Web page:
Ramaphosa: Lesotho was a tough nut

2015-02-22 15:00

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Deputy President Cyril Ramaphosa has admitted that facilitating talks between different political parties in Lesotho after last year’s coup was more difficult than he thought it would be.

“I had not expected to spend so much time there,” Ramaphosa told City Press on the sidelines of a special summit by the Southern African Development Community (SADC) double troika extraordinary summit on Lesotho in Pretoria on Friday night.

“In Lesotho, it is very difficult to please everyone at the same time, but as long as we are doing the right thing for the current and future stability of the country, [it is worthwhile],” he said.

“Lesotho is not the easiest of places to do any mediation work. It is a small country – 2?million people. Everybody has an opinion, so you have to walk a very tight, narrow line. But in the end, they themselves have grasped the nettle and are proceeding with elections. That’s what’s important.”

The SADC confirmed the political and security situation in Lesotho would allow its citizens to go to the polls on Saturday, as planned.

This followed almost weekly mediation attempts and meetings by the SADC over the past month.

Ramaphosa said the SADC had emphasised the importance of focusing on Lesotho’s security and constitutional reforms after the elections.

This was part of a bid to ensure there would be no repeat of the coup attempt last August, when Prime Minister Tom Thabane fled to South Africa as soldiers and police officers exchanged fire.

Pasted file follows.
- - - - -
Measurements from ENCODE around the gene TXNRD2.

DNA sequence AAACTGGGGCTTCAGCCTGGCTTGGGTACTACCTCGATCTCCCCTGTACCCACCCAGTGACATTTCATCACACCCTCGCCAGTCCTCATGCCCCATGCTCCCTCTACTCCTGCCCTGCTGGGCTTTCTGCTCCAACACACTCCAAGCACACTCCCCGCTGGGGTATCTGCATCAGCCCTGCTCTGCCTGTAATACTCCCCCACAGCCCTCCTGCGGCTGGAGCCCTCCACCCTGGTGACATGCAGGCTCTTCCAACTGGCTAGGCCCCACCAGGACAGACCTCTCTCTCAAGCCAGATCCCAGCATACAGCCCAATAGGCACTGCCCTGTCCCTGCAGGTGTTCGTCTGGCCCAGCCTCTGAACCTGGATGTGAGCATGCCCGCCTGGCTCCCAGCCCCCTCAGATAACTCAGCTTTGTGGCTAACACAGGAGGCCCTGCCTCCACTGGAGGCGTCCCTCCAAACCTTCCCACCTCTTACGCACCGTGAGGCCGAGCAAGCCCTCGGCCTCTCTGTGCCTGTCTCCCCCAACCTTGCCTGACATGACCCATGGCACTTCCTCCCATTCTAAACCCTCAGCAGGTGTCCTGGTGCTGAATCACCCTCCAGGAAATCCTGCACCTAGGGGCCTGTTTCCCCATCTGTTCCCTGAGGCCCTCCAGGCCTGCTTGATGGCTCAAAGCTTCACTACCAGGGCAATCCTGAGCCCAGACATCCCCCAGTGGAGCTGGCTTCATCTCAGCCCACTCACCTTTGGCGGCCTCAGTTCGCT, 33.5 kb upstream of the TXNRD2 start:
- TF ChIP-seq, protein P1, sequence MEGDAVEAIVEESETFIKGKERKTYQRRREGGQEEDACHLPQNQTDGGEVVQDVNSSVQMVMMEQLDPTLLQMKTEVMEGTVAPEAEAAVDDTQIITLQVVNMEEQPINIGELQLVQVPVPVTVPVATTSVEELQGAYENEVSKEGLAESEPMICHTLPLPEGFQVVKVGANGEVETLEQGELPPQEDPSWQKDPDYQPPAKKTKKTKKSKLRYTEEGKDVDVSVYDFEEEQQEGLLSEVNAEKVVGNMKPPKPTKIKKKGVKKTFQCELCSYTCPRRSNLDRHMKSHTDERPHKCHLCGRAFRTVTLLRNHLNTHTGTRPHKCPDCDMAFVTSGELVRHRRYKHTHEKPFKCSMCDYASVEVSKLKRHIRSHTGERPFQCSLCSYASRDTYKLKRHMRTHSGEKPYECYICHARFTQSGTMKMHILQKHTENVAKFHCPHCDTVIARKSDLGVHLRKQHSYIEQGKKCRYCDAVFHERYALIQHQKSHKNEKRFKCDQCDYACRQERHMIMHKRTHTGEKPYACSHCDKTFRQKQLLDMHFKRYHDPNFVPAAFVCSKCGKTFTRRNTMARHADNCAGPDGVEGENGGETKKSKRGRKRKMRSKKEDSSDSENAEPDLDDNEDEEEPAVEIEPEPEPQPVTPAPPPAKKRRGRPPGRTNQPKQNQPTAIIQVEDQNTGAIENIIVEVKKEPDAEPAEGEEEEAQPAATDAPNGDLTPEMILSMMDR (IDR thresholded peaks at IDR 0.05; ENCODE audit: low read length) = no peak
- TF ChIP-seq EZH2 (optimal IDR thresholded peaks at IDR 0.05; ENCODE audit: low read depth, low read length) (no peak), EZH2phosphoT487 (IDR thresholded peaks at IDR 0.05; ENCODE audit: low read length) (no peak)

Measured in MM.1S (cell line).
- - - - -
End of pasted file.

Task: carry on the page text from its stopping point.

Asked what he made of complaints that he had not paid enough attention to the security situation in Lesotho, Ramaphosa said these comments came from “a minority”.

President Jacob Zuma told journalists at a press conference on Friday night that 475 police officials sent by SADC member countries would help the Lesotho police keep the peace during the elections.

Security forces would be in the country until the end of next month.

“The police will be out there, waiting to come and assist [if there is an issue],” President Zuma said, adding that the Lesotho Defence Force would only be called in if there was “a necessity”.

The defence force would, however, “play a role in distributing ballot papers in mountainous areas, because they have that capacity”, President Zuma said.

He said the SADC summit didn’t discuss Friday’s court challenge brought by Attorney-General Tsokolo Makhethe against Thabane and King Letsie III, which saw supporters of the king come out to protest.

Court action against the king is unprecedented and judgment is expected next week after a hearing that lasted most of Friday.

The Lesotho Times reported that Makhethe was supported by Deputy Prime Minister Mothetjoa Metsing.

Metsing is from the Lesotho Congress for Democracy, one of the parties that has made up part of the rocky coalition with Thabane’s All Basotho Convention party since the 2012 elections.

Final election rallies are expected to be held in Lesotho today, while special voting started yesterday.

Ramaphosa said: “I think there is a level of satisfaction in the sense that they are now going to elections. So, for me, that was the objective of the whole exercise. And the people of Lesotho are going to choose their own government and determine their own future. That’s what counts.”

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